All eyes are on Iowa today as the first votes are cast for who may be our next President.
Pennsylvania’s Primary is still nearly three months away – April 26. But there are several things you can be doing in the meantime to prepare for Election Day:
1) Teach worldview principles.
Consider these words from Al Mohler about the upcoming election:
Very basic worldview issues are at stake….Worldview is more fundamental than politics. That is to say, that we eventually vote what we believe. We eventually bring our political action in line with our worldview….Before we think about the nation, before we think about the election, before we think about any electoral choice, we need to be very clear about what we believe about God. About truth. About the reality of human beings. About what’s broken in humanity. And about what Government can do and what Government cannot do. We need to keep in mind, understanding the human dignity and human liberty, of the sanctity of human life. We have to keep all of this in mind because eventually that’s what must inform our vote.
For examples of how to teach biblical worldview, consider Focus on the Family’s The Truth Project – an excellent initiative aimed at answering the question of, as a Christian, what do you believe?
Another resource is the TrueU series – an apologetic study into big questions like Does God Exist? and Who is Jesus?.
Before the last presidential election, Gov. Mike Huckabee offered these insights:
I’m amazed sometimes when I talked with people who say, “I’m a Christian but I’m not going to vote because I don’t believe in getting involved in all that political stuff – it’s so dirty.” Well, if it’s dirty, maybe somebody needs to be willing to help clean it up. You go to a restaurant and everybody wants to eat from a clean plate but didn’t somebody have to do the dishes? And if politics is as dirty as maybe you think it is, maybe you could be a part of helping to clean it up. One way to do that is to be in prayer for those who are in government because God said that he can turn the King’s heart wherever he wishes just like channels of water in the hands of the Lord (Psalm 21:1).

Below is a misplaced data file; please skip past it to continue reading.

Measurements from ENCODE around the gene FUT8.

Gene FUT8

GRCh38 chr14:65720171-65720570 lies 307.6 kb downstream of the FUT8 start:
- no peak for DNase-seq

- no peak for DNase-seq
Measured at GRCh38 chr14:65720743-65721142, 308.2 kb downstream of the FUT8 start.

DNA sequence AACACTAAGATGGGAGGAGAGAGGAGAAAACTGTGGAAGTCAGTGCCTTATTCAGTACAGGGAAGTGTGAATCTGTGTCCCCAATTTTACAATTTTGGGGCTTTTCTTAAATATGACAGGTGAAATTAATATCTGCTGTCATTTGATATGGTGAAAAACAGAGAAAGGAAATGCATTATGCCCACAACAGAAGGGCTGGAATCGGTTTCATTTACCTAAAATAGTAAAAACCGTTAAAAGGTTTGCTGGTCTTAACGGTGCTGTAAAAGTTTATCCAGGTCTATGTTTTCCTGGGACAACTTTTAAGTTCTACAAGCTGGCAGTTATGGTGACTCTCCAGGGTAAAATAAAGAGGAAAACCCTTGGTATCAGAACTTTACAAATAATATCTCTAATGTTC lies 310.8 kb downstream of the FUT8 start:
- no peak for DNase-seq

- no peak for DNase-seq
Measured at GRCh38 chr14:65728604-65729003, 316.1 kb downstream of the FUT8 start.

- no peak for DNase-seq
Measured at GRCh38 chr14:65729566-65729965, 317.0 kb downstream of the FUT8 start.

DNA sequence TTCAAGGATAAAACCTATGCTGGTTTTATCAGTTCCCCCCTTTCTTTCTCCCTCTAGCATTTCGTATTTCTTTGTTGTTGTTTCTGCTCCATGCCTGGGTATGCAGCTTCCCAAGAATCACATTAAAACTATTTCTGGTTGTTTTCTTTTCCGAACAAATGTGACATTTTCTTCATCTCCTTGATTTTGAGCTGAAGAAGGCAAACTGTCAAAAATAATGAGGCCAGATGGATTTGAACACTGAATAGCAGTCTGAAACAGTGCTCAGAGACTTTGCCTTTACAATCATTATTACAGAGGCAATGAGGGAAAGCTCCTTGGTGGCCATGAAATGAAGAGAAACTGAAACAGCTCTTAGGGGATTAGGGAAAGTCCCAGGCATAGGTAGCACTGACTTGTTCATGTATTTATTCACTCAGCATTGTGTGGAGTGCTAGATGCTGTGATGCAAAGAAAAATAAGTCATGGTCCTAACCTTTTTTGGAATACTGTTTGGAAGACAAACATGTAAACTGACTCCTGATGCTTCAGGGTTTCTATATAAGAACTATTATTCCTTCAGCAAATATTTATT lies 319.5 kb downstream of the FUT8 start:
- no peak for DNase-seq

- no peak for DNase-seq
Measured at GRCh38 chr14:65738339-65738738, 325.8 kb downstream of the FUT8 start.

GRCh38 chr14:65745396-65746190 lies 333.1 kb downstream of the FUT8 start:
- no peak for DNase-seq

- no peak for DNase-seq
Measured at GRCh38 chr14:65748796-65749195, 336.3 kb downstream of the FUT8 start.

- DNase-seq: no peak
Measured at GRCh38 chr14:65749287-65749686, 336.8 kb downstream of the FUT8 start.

Pray for our elected leaders. And pray for those who will be elected in 2016 to lead Pennsylvania and this nation in the years ahead.
3) Register to vote.
4,156,554 – That’s the number of Pennsylvania citizens that were of voting age that did not vote in the 2012 election.
The deadline to register to vote is March 28. You can register online to vote by clicking here.
4) Plan to use our Primary Voters Guide.
PA Family Institute is already working towards our primary election guide. Whether it be through your church, your school or other venues, you can use this resource to help inform voters about the candidates. Stay tuned for updates on its release – you can sign up for email alerts by clicking here.
5) Be serious about voting.
You may have seen this political cartoon already – from the Houston Chronicle before the 2014 election showing the fact that the majority of eligible Texas votes would not go vote:
Make sure to vote on April 26 (and to register by March 28). In 2012, only 67% of registered voters actually voted – down from 88% in 1960. There’s more to the Pennsylvania ballot than the Presidential race and there’s more than enough reason to be part of the electoral process.